On August 31, 1920 Station 8MK in Detroit, Michigan broadcast the first news report Americans ever heard on that newfangled doohickey, radio. The station had just gone on the air for the first time less than two weeks earlier, on August 20. The Detroit News owned the infant operation but seemed either a little ashamed of it or unsure if they had just thrown good money into a mere fad.
In fact, the station was issued an amateur license by the United States Department of Commerce Bureau of Navigation, the agency then responsible for radio regulation, instead of the experimental license issued to other early commercial broadcasters.
The Scripps family owned newspaper hired Michael DeLisle Lyons, a teenage whiz kid and tinkerer to build a transmitter in the Detroit News building and had him apply for the amateur license in his own name. He built a transmitter licensed from a design by radio pioneer Lee de Forest. Lyons was an employee Clarence “C. S”. Thompson, a New York City associate of de Forest and the owner of Radio News & Music, Inc. which was attempting to market broadcast services to newspapers. The Detroit station turned out to be their first and only customer. As an amateur station it broadcast on the fringe of the available spectrum designated then as 200 meters, the equivalent of 1500 AM.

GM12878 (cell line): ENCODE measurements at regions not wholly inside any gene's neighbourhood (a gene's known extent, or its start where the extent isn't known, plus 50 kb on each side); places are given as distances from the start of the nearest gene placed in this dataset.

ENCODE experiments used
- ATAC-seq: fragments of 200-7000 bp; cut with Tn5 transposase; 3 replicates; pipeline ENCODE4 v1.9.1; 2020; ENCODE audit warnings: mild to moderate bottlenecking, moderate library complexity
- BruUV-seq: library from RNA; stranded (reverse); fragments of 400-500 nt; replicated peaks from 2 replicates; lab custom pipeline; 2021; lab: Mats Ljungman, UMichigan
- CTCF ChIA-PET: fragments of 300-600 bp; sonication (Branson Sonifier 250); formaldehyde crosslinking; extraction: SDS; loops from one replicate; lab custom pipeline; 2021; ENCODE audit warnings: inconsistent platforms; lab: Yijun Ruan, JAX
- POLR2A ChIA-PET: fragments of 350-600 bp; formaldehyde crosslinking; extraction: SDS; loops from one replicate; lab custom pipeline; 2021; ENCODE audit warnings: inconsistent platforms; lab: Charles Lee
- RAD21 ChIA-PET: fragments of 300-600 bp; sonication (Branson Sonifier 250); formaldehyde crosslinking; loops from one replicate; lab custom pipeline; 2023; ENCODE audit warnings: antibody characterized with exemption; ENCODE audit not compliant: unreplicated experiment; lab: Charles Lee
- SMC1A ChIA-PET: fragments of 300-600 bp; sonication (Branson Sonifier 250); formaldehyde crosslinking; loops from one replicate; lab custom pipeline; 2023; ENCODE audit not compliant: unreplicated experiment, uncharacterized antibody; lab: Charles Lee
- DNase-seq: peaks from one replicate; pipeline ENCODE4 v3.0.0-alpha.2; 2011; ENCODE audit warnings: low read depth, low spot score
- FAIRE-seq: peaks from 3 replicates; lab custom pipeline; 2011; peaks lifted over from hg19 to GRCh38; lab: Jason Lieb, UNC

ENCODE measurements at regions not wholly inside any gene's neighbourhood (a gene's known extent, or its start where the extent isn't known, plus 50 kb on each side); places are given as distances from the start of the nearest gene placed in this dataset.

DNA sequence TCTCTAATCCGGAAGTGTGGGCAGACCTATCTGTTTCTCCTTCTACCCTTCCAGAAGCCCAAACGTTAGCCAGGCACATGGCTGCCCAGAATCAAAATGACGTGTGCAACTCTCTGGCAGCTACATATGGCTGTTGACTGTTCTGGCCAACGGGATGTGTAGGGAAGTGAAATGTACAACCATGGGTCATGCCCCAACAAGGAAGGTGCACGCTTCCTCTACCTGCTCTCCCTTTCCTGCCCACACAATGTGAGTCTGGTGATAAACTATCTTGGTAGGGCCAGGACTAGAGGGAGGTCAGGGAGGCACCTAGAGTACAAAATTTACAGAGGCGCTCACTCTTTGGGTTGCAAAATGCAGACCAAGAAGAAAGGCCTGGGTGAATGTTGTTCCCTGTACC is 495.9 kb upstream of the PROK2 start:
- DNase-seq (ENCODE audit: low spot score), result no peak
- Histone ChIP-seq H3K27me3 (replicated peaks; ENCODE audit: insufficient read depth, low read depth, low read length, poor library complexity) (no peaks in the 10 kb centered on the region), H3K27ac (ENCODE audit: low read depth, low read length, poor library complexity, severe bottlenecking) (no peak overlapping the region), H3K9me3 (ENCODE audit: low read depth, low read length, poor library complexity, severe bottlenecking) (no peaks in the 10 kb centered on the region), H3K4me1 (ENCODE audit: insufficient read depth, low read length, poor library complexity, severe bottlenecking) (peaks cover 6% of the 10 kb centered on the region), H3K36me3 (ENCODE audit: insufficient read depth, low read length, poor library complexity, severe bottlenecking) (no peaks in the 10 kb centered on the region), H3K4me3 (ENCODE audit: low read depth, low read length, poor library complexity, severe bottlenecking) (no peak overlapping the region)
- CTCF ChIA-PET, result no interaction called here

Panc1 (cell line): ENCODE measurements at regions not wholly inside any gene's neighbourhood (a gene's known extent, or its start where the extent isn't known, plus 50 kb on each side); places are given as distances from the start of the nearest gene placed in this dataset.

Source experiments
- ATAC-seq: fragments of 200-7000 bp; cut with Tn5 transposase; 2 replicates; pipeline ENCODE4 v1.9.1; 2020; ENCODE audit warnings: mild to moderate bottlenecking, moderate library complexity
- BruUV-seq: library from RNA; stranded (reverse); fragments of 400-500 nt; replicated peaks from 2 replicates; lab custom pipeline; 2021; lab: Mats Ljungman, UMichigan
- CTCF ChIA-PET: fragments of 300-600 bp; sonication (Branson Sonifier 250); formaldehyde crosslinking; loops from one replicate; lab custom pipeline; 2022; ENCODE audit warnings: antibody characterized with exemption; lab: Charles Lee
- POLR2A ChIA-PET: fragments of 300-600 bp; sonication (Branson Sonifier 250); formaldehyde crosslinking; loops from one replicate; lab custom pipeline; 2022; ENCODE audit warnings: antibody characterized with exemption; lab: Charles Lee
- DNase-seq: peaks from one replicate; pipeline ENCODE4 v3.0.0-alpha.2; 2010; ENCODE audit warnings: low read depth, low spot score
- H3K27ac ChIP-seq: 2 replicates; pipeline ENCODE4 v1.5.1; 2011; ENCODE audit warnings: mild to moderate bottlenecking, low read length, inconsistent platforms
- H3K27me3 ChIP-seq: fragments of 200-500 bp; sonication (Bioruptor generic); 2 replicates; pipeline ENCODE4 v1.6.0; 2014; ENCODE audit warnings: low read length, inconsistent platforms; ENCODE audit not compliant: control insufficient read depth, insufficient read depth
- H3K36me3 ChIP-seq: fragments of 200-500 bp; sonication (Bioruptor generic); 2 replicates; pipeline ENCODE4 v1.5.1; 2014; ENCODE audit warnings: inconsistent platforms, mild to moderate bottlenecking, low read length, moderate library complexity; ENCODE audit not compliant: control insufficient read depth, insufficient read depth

Later that year young Lyons and his brother Frank built that nation’s first radios for police prowl cars for the city of Toledo, Ohio. When in their first use of operation radio communications led to the quick arrest of a prowler and the story went national it, spurred other departments to adopt the bulky, balky new technology.An early Detroit News announcement aimed a radio hobbyists with instructions on how and when to tune in. Note the promise to broadcast elections results--another radio first.
The infant station’s news broadcasts were read by newspaper staffers and adapted from the content of the paper. At first the company would not allow broadcast of any news that had not already hit the streets in print for fear of “giving away the product.”
Few homes could hear them anyway. The audience consisted mostly of radio hobbyists including other amateur broadcasts who were becoming known as HAMs and those who built their own crystal sets. Home receivers with amplification and which did not require headphones were about five years in the future with the introduction of the vacuum tube.W. E. Scripps, an early aviator, heir to the publishing empire, and publisher of the Detroit News with his family in 1927.
Despite its limitations, the Scripps family was encouraged by a small but enthusiastic response. They applied for a commercial license and on October 13, 1921, the station was assigned the call letters WBL broadcasting at 833 AM, with weather reports and other government reports broadcast at 619 AM.
On March 3, 1922 the stations call letters were changed to WWJ. In the following year the Department of Commerce re-organized its assignments of frequencies and dropped the requirement for a separate frequency for weather and government reports. WWJ’s was changed three times during the late 20’s before settling at 920 AM in 1929. A war time shuffling of frequencies in 1941 moved the station to 950 AM at which it continues to broadcast to this day.
The station has maintained a regular schedule of news broadcast through all its incarnations of call letters, frequency or ownership to this day. Since the mid-70’s the station, now a CBS Radio network affiliate, has broadcast as a 24 hour a day news and talk station. It remains a Detroit institution and is frequently the highest rated radio station in its market.